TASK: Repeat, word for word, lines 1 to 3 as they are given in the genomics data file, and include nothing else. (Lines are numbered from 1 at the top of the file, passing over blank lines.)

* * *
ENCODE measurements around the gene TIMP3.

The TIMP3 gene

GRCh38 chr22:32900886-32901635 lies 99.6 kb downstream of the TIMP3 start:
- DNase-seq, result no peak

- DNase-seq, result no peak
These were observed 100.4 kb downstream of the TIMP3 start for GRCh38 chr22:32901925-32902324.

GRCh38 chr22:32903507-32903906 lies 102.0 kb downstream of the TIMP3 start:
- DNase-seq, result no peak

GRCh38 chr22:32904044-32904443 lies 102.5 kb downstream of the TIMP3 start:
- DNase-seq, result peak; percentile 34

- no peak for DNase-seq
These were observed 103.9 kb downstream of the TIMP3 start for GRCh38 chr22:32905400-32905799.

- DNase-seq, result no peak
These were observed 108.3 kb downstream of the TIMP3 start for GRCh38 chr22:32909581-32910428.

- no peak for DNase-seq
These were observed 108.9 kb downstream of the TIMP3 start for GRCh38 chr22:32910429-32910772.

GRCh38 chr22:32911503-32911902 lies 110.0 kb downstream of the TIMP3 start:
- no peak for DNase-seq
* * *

ENCODE measurements around the gene TIMP3.

The TIMP3 gene

GRCh38 chr22:32900886-32901635 lies 99.6 kb downstream of the TIMP3 start: